Now that summer has visited ParagraphCity and it’s possible to think again, we’ve been thinking a bit about the on-going ways the Internet’s wild west of information is affecting our writers. I came across this graphic embedded in a musing by Andrea Lunsford about how well students research online (it’s in Bedford/St. Martins’ BITS ideas for Teaching Composition, here: http://blogs.bedfordstmartins.com/bits/andrea-lunsford/how-well-do-students-research-online/alunsford/?utm_source=socmedia&utm_medium=updates&utm_campaign=tlg )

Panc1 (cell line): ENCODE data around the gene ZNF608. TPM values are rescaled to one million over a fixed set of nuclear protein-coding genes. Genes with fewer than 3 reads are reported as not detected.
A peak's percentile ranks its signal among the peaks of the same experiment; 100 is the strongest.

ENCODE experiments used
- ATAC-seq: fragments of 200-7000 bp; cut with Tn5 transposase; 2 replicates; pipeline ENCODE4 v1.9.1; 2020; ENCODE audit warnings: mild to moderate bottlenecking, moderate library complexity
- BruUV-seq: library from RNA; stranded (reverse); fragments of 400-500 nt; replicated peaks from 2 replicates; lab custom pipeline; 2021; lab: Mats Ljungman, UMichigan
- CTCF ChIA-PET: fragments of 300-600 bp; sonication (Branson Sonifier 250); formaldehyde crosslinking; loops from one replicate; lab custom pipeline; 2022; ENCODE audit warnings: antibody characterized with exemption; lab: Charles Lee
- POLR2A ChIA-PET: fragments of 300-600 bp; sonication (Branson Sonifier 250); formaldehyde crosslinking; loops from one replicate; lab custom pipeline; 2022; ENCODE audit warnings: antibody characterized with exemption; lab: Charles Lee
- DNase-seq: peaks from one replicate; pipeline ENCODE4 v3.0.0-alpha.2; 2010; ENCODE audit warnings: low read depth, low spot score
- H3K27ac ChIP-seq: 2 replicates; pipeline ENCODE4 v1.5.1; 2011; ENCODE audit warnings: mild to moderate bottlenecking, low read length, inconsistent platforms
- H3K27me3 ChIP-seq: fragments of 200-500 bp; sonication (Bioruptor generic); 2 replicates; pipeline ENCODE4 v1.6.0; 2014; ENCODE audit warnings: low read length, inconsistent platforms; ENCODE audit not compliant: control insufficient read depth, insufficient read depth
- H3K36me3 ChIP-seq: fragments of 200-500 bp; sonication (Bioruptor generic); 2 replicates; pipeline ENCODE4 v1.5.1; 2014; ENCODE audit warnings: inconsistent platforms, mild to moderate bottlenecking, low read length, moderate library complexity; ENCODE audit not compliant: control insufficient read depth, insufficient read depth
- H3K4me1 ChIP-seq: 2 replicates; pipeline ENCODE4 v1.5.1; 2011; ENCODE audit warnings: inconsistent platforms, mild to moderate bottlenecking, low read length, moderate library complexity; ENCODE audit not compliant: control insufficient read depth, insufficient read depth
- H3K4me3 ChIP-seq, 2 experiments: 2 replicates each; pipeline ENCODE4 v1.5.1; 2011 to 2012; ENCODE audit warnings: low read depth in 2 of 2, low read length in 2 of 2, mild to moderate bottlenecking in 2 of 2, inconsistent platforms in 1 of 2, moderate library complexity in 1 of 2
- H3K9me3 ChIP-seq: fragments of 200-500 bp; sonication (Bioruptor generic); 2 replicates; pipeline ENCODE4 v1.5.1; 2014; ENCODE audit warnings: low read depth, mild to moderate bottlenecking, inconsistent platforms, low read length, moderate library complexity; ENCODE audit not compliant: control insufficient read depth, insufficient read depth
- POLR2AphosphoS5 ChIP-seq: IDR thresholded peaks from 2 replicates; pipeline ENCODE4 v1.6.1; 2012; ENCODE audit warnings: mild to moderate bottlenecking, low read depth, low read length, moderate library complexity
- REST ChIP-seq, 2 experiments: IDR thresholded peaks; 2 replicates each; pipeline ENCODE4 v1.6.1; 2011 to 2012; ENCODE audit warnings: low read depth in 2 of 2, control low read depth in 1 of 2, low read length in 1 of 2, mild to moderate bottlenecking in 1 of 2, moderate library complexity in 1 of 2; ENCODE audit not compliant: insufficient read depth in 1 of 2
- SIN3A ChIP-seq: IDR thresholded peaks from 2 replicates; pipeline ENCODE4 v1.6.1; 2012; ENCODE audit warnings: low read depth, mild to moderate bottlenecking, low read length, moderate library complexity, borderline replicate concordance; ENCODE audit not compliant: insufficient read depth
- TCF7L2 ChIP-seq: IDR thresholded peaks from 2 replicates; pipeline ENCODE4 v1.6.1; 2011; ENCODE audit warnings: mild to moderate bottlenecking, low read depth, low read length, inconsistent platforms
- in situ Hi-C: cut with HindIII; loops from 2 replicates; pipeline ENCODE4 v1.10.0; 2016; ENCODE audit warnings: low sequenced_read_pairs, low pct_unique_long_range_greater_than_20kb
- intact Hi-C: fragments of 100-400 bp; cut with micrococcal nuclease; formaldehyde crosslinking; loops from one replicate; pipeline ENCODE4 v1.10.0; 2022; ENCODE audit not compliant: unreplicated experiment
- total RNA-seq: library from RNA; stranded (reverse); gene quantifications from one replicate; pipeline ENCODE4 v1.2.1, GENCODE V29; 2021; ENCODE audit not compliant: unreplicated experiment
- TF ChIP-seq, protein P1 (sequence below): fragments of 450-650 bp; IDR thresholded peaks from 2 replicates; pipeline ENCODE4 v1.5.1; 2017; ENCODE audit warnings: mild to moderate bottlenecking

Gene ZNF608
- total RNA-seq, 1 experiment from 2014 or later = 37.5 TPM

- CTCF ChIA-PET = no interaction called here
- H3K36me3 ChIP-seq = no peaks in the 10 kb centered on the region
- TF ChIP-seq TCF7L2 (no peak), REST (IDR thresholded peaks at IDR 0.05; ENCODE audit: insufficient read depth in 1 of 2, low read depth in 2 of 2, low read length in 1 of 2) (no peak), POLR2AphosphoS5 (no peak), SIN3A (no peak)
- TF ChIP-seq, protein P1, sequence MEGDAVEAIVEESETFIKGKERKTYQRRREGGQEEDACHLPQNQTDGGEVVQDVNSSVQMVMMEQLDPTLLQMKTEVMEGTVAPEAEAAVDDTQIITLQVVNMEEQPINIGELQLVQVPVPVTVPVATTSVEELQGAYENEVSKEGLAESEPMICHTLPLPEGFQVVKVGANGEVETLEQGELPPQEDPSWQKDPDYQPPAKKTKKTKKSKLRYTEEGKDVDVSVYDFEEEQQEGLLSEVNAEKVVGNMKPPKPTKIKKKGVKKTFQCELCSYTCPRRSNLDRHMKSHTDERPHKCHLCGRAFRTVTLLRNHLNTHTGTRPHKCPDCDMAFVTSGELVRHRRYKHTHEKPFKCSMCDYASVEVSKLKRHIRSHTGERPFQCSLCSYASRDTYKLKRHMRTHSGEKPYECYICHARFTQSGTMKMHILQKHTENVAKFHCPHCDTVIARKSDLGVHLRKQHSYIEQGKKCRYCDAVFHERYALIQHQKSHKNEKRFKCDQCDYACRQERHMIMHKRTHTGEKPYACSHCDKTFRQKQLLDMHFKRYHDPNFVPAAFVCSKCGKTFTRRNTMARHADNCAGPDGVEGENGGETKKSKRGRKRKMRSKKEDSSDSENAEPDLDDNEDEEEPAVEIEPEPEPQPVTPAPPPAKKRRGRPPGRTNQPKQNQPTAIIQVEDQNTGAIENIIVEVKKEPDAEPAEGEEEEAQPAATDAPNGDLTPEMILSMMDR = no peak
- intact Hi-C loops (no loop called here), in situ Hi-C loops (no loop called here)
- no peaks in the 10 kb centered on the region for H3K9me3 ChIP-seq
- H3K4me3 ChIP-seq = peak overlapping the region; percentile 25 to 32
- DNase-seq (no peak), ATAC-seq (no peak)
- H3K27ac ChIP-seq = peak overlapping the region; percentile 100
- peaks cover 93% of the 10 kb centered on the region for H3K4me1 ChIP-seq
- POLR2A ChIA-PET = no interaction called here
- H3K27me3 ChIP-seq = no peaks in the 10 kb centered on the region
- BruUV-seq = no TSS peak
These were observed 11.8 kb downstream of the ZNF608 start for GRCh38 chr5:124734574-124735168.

I hope we are past the hand-wringing-and-calling-down-curses stage of teaching writing now, and instead can use this information about who the students are in front of us (or at least who some of them are). We writing teachers have always started with the students who walk in the door, figuring out their needs and starting where they are. Pretending they are who we think they are supposed to be has never worked. So this is who they are, different probably from who they were ten years ago, different certainly from who we think they ought to be, different probably even from who they think they are, but still teachable. Knowing where to start is what one might call our expertise.